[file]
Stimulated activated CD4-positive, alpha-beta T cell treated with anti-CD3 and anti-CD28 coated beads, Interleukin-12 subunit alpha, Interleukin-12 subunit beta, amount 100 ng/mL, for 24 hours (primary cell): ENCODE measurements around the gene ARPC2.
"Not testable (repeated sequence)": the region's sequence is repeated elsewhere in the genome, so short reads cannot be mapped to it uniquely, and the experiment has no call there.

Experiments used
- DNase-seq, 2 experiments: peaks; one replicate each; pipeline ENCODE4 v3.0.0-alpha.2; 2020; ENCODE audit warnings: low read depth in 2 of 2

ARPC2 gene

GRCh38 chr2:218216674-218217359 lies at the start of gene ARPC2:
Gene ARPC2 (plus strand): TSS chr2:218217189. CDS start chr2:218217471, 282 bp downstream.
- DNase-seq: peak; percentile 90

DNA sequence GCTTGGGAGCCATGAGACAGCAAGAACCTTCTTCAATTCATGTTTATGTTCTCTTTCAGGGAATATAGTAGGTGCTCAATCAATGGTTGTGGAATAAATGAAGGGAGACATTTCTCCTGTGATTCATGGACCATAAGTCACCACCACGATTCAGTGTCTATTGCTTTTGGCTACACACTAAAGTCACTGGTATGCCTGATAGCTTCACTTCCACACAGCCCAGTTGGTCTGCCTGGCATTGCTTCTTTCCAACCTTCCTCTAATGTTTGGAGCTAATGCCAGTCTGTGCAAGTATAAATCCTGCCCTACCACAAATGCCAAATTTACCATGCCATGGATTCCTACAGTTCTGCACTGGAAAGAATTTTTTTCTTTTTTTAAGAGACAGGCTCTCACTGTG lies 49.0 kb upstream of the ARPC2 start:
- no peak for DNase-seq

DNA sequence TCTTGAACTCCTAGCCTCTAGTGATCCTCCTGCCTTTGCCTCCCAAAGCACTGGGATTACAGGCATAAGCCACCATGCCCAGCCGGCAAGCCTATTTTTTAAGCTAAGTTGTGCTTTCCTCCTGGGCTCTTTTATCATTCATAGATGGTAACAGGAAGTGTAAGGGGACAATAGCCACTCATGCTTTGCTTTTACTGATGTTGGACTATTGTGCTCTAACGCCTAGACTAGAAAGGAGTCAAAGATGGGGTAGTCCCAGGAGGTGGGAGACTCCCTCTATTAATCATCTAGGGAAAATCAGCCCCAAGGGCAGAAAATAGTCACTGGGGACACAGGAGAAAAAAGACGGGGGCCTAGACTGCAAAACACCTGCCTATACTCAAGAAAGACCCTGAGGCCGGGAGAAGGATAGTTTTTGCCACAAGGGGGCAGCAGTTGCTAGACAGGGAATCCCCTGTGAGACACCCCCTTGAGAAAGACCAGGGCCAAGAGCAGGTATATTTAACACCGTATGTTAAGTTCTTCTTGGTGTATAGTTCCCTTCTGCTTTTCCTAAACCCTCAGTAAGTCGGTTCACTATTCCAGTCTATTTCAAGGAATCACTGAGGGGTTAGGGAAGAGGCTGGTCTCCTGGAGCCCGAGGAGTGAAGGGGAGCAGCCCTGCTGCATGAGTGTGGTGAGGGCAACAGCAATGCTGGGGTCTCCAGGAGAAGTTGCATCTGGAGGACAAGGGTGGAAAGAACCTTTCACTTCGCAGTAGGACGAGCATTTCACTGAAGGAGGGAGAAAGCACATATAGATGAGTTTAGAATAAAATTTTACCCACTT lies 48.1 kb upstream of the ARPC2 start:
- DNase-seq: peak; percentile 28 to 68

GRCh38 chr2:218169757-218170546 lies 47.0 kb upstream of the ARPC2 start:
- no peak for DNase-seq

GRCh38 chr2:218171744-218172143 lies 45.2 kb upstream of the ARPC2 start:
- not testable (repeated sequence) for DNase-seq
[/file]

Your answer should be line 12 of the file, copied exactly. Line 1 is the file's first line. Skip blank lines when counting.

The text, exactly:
- DNase-seq: peak; percentile 28 to 68